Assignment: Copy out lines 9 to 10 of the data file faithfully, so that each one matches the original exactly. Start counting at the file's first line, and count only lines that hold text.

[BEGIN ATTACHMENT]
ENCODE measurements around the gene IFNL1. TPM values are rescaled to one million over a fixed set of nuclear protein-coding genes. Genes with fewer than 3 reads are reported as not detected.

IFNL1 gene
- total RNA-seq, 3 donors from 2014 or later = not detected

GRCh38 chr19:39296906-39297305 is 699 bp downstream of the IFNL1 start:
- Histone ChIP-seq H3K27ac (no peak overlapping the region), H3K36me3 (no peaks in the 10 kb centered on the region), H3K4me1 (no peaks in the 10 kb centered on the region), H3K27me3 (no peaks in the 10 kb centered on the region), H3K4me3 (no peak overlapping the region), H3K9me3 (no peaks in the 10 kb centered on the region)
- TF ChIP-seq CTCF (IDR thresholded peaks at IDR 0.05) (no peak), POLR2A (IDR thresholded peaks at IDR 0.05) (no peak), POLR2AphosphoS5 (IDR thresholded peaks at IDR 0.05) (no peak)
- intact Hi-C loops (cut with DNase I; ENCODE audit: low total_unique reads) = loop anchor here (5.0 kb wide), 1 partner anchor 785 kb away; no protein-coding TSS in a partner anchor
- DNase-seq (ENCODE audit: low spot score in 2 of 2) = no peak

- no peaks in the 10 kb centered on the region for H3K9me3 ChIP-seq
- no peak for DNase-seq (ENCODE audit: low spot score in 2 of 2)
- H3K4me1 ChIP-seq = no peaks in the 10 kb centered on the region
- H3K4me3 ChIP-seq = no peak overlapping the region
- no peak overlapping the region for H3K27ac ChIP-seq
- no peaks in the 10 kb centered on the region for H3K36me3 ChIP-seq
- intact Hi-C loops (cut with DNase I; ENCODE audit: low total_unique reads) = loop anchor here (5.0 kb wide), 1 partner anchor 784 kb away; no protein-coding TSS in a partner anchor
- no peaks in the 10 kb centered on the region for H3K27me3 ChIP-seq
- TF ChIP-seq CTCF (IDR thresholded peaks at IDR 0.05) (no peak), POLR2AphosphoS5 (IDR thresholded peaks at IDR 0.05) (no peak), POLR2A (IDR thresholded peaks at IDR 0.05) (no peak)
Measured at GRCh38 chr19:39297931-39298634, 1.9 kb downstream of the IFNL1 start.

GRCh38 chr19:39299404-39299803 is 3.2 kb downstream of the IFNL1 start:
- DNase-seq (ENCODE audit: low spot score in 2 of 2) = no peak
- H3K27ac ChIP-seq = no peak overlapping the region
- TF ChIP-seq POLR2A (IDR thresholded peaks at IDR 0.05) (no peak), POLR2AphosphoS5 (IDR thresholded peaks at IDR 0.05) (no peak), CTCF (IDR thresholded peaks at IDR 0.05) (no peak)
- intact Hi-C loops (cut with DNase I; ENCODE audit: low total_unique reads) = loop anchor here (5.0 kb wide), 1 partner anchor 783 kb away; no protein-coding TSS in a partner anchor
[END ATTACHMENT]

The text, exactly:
- no peaks in the 10 kb centered on the region for H3K9me3 ChIP-seq
- no peak for DNase-seq (ENCODE audit: low spot score in 2 of 2)